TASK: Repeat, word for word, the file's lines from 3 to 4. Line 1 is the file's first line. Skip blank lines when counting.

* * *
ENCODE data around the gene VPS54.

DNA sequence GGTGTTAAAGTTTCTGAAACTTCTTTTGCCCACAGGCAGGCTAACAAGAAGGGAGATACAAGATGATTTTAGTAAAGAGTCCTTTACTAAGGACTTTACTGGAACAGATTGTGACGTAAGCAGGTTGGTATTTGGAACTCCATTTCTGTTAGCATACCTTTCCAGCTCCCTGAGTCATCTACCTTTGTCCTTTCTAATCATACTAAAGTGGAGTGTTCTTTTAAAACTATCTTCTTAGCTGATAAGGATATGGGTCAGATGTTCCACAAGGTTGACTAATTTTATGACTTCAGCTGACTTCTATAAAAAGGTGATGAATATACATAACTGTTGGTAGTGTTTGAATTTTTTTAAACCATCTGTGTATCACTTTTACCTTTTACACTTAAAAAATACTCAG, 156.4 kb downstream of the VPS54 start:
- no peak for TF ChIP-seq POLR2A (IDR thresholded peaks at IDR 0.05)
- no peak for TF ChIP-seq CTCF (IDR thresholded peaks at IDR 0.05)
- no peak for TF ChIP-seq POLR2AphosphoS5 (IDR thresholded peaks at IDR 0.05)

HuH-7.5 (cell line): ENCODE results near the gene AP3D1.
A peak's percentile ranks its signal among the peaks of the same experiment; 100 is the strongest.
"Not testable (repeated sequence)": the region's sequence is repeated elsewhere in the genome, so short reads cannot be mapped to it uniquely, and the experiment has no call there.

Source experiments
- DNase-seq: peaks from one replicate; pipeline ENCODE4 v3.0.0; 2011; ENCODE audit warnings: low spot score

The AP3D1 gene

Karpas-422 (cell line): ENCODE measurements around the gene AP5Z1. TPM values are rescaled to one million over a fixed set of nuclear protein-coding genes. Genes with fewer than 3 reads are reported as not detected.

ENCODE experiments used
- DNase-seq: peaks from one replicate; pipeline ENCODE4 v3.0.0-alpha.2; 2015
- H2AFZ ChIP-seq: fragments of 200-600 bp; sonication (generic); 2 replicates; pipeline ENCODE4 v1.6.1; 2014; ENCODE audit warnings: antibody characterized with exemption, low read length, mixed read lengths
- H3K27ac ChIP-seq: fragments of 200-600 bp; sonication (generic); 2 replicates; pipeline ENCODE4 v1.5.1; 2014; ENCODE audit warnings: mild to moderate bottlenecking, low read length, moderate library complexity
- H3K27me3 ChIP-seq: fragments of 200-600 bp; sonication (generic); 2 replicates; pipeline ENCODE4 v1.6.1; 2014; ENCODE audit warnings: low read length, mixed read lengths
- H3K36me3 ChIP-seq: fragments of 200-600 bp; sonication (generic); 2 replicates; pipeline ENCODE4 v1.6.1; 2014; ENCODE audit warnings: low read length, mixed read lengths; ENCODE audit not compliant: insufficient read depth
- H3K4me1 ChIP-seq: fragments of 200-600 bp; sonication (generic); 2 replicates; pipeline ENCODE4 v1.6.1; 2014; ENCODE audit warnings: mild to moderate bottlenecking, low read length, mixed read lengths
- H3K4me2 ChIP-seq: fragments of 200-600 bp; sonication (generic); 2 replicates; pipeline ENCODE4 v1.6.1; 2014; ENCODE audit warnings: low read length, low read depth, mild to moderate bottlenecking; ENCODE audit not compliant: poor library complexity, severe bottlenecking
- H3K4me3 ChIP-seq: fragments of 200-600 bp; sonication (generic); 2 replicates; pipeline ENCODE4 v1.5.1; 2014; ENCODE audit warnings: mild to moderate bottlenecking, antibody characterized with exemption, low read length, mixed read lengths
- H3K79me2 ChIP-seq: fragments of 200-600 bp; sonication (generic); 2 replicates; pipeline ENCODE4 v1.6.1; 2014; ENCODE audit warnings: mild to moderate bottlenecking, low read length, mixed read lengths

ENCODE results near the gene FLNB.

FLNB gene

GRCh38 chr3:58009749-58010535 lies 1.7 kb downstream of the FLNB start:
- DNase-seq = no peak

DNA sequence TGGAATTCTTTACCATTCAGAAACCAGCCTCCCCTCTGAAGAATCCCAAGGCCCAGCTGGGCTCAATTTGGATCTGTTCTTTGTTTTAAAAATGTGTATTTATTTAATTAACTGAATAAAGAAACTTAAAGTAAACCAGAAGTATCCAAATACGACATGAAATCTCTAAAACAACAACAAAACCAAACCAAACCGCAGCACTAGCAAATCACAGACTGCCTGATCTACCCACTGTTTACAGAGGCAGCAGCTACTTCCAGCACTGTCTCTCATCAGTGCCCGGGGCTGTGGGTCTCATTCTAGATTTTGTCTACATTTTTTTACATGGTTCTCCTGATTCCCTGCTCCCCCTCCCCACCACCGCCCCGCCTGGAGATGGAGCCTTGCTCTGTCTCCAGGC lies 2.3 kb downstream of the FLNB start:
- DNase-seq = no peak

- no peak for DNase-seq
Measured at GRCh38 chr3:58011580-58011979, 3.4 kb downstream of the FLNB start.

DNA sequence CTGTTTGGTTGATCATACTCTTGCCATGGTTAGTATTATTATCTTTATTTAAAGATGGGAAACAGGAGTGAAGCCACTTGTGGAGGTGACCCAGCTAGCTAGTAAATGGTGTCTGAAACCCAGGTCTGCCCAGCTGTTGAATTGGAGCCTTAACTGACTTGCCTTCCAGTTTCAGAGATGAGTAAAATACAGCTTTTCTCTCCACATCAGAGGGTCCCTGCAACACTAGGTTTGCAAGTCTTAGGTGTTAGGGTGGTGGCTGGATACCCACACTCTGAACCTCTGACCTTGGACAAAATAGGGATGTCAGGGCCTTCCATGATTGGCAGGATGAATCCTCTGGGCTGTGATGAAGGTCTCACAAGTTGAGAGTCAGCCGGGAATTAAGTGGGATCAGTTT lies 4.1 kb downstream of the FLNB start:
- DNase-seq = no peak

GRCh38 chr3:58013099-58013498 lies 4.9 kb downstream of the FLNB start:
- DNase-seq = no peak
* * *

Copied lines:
- no peak for TF ChIP-seq POLR2A (IDR thresholded peaks at IDR 0.05)
- no peak for TF ChIP-seq CTCF (IDR thresholded peaks at IDR 0.05)